An education supervisor by profession, Fatima has traveled all through the region and has witnessed a systematic violation of human rights, especially to women and children, even in the most remote and isolated areas.
She has accompanied and supported teachers from rural communities who were victims of the armed conflict, confronted the former FARC guerillas to stop the forced recruitment of boys and girls for war, accompanied mothers in the search of their children and husbands who were disappeared by paramilitary groups, and witnessed the murders of women teachers and social leaders.
“On one of my trips to the municipality of San Miguel, San Carlos village, five taxis were incinerated along with their occupants, school doors were marked with different sizes of gunshots, murdered women were laying on the ground with their genitalia and breasts completely destroyed,” she recalled while speaking to a civil society group in 2020.
© UNHCR/Ruben Salgado Escudero
A network of hope
The Mujeres Tejedoras de Vida network, born as a response to the humanitarian crisis unleashed by the war in Putumayo, has been up and running since 2005.
“The most important thing in our organization is to fill women with hope, they are the ones who raise and care for the children. Wherever a woman ceases to exist, a home is destroyed, that is why we call ourselves weavers of life because we weave [together] all the projects, programmes, ideas, dreams, hopes. It is like weaving and not allowing anyone to break the fibers again as happened during the war,” says Ms. Muriel
The network is focused on three priorities: human rights and peacebuilding; public policies; and culture and the environment. They hold training sessions to help educate women about their rights and provide them with practical skills. They also offer them psychosocial, recreational, and legal support.
Wherever a woman ceases to exist, a home is destroyed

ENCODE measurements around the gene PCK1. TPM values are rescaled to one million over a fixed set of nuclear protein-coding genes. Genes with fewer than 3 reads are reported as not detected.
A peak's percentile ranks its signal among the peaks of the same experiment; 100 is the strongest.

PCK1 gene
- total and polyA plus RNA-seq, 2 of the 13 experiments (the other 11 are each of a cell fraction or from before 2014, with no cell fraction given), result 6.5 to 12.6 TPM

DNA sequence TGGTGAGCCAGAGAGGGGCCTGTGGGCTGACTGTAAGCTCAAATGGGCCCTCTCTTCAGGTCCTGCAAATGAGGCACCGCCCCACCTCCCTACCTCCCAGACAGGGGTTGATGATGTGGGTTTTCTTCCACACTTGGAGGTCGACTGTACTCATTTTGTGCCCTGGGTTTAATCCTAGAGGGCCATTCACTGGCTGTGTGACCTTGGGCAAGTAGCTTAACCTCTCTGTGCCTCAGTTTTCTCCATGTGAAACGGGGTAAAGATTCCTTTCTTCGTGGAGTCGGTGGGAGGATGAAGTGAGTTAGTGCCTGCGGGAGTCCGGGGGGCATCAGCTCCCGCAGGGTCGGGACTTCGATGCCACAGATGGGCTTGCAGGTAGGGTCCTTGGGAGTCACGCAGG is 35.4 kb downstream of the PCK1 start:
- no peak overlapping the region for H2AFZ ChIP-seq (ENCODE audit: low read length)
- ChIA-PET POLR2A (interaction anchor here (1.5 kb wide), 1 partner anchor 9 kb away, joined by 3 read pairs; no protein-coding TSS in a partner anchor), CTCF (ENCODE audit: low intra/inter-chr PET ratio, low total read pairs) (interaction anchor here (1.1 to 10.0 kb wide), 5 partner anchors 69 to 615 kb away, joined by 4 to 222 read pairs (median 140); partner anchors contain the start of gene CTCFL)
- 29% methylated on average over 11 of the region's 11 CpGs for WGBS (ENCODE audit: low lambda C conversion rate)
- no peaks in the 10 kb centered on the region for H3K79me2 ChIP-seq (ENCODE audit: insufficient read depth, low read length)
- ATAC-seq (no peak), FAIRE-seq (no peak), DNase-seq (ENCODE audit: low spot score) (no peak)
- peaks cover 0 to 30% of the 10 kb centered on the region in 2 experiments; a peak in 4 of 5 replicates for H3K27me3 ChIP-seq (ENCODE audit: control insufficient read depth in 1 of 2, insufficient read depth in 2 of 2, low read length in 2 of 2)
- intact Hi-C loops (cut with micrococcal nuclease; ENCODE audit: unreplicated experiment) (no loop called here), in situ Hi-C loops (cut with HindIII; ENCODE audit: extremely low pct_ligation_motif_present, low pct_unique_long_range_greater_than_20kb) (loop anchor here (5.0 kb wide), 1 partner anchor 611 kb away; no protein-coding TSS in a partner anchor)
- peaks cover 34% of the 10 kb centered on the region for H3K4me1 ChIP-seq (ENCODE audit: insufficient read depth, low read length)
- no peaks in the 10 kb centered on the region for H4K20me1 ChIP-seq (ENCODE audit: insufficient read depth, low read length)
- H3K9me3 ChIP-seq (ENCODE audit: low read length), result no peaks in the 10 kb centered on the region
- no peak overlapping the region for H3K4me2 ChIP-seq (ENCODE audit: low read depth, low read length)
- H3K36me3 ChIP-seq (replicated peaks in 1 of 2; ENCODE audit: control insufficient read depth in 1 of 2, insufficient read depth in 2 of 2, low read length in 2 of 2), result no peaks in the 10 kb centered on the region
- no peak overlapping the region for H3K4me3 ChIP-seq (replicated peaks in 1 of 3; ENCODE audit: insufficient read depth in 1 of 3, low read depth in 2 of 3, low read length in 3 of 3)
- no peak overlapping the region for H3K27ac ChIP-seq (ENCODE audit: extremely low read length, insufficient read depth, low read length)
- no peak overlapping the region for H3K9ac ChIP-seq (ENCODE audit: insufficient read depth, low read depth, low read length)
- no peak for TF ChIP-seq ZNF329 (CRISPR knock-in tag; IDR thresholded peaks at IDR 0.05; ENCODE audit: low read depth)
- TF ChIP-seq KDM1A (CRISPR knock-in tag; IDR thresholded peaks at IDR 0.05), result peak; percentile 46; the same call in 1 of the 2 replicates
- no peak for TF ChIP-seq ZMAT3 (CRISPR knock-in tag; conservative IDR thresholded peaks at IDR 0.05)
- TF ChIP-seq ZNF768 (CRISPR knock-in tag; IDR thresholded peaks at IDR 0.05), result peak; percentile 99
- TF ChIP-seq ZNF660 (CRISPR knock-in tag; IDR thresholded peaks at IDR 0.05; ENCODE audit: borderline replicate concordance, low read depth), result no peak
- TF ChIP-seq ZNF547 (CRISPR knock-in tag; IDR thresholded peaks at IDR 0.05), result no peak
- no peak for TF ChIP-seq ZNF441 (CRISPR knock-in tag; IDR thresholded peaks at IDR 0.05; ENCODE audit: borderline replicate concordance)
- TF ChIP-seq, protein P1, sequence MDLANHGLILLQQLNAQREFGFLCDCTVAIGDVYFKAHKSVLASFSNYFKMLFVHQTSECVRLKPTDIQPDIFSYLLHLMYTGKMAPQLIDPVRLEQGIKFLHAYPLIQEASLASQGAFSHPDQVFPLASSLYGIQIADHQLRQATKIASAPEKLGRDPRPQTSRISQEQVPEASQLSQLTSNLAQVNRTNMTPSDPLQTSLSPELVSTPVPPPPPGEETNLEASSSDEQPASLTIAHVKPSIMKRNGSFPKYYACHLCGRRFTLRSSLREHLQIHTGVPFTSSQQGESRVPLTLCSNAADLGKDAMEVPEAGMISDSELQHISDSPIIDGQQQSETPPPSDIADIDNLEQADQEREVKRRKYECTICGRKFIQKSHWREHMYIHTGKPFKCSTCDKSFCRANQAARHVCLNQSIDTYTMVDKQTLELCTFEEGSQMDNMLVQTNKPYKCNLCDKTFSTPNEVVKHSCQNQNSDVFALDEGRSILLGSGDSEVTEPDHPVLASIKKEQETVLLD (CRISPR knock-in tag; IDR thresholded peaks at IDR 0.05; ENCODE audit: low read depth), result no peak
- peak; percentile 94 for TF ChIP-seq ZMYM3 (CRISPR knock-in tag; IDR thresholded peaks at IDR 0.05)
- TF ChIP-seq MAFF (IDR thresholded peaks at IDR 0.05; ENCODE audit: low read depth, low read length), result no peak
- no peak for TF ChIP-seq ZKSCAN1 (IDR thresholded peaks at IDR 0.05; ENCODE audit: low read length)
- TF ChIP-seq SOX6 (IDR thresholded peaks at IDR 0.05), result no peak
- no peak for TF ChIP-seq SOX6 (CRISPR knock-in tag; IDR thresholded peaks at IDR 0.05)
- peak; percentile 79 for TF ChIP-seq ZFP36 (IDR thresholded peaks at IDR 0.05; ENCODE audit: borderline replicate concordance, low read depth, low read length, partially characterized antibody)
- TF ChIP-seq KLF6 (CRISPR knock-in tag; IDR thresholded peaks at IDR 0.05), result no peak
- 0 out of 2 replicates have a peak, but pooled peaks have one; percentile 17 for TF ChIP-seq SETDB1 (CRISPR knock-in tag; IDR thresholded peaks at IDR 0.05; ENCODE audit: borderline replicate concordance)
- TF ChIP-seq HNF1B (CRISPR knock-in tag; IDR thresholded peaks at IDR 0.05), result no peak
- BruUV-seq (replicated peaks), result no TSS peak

They have subsisted by applying for grants from international organizations, including some UN agencies and European states that help them implement specific projects to support women empowerment.
“I was working with other organizations and teachers, and at one point we counted 1,000 women killed, that’s when we realized we needed to organize ourselves and help each other,” she says, adding that they wish they had more resources to go beyond their current work, and host displaced women and children.
Fatima was part of a panel of women leaders addressing climate-related security risks during the sixty-sixth session of the Commission on the Status of Women (CSW) held at the UN Headquarters in New York.
Fighting for a healthy environment
Currently, 150 women members of her organization are mapping all the rivers in their territory and the activities by mining and oil industries, as well as the State-sponsored projects that are affecting their quality of life.
“Most women in Putumayo have been displaced by the conflict. They have found a home in the riverbanks because that way they don’t have to pay for water. Water is life for them and their families, so they fight for it to be clean and not polluted by the big companies. And if you add on top of that floods caused by climate change, it means these women are being three times affected,” she explains.
Natalia Daza, who works for the Colombian NGO DeJusticia as an environmental justice researcher, tells UN News that studies show that when rivers are contaminated women are the first who notice.
“This changes the productivity in crops, leading to more food insecurity. Studies have shown that women tend to pass on their food to their children, their parents, their husbands… and they are always the last one to eat,” says the expert.
The reality is that just as it happens during wars, the burden of climate and environmental impacts falls predominantly on women and children.
The reason is vulnerability: over 70 per cent of the world’s poorest people are women. Women have less access to basic human rights, such as freedom of movement, or the ability to acquire land. Yet, they make up to 70 per cent of the agricultural workforce in some countries.